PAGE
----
September 1, 2008
Credit for this post really goes to 3 Oceans contributor Eric Trailer who sent me this content in a letter this week. My clients got it last week, and the blogoshpere can now benefit. We can assume that Eric has better things to do on Labor Day than blog. I’m guessing something involving his lovely wife and son . . .
To see current market data and price trends over the past year for local communities and confirm or refute Eric’s prognostications on the local market in Palo Alto and the surrounding communities,
CLICK HERE to see real-time market data, courtesy of our friends at Altos Research.
As you have likely been hearing, there continues to be more and more evidence that it will cost prospective home buyers more to purchase a home in select areas of the Bay Area as they allow time to go by.
Why? Let’s look at the basic reasons, then review an example:
1. The median price across the board in Palo Alto and the surrounding communities has risen since the beginning of the year.
2. On a national basis, the trough of the market was reached in April.
3. The conforming loan limit will DECREASE over $100,000 in 2009 to $625,000.
4. Rates have risen about .5% since the beginning of the year, despite the increase in the conforming loan limit to $729,750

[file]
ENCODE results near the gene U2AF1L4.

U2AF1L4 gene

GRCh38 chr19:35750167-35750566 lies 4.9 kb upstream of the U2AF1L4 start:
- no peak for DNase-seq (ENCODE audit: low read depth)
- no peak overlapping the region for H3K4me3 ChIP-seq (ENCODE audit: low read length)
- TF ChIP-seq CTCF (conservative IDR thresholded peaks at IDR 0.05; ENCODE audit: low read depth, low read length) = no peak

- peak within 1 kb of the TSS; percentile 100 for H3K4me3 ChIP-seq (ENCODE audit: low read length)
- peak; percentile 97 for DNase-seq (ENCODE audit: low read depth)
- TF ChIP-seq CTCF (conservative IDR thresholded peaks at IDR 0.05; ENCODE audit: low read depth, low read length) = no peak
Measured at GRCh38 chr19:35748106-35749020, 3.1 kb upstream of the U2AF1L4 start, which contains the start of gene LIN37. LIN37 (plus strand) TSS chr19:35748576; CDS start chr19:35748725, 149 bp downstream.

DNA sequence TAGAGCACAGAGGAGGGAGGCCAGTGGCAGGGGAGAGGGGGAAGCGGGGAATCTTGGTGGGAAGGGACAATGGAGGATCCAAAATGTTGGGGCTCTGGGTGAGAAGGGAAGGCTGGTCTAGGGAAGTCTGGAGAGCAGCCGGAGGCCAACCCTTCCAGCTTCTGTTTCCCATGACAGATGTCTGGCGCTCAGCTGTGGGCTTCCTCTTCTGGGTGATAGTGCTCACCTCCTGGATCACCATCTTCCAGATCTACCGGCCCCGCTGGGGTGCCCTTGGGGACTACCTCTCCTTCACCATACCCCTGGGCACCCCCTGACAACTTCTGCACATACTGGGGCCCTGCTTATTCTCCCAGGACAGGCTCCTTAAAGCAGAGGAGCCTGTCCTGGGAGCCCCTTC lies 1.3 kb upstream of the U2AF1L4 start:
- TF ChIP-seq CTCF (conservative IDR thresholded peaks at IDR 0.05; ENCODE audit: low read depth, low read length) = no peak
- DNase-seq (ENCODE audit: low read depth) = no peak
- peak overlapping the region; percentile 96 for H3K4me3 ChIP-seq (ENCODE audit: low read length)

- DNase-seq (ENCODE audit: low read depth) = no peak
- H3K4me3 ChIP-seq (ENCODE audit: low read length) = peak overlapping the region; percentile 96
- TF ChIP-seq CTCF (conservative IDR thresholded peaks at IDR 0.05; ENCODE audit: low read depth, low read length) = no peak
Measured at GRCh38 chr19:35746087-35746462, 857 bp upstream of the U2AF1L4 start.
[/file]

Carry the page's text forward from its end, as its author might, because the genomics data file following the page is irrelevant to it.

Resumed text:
5. Loan qualifications are becoming more restrictive with each passing week.
6. More restrictions on loans and a tighter supply of money forces rates to go up
7. Because loans require more work to process them (requirements today are 4x what they were a year ago), rates will go up.
8. Inflation is the number one concern of the Fed, and should be the number one concern for all of us.
Let’s say for a moment that you agree that rates are on the rise, but feel as though prices may come down on a $1mm property today; thus, you want to wait. Let’s further assume that you are right and the future price is $950,000, but rates have increased .5% at that future time. Using 20% down, waiting just cost you an ADDITIONAL $117 per month-over $1,400 per year.
But now let’s be more realistic given the appreciation rates of desirable areas of the Bay Area. If rates increase and the $1mm home appreciates to $1,050,000, you are looking at an ADDITIONAL $550 PER MONTH-OVER $6,000 PER YEAR!
What’s the take-away here? Price matters much less than true cost… My motto has always been that it always pays off to buy sooner than later, provided your holding period is greater than four years. And to prove that I walk the walk, I am happy to share my personal situation written as an article titled, “How to Afford a Home in Palo Alto Without a Trust Fund.”
To call Eric on his walking the walk comment, and get a copy of his article, “How to Afford a Home in Palo Alto Without a Trust Fund.”, click on his pretty picture over there in the contributor column to send him an email.
Tags: 4---mortgage-mania, absolute mortgage bank, mortgage rates, Mortgages, palo alto home prices, Palo alto housing market, palo alto market, palo alto real estate market
January 5, 2008
Recent sightings of Vendus Encourigitis — a local Palo Alto insect that emits pheromones that make sellers drop everything they’re doing and get their home on the market immediately — indicate that 2008 may turn out to be a similar year to several of its predecessors.
Here’s how this insect affects the local inventory cycle…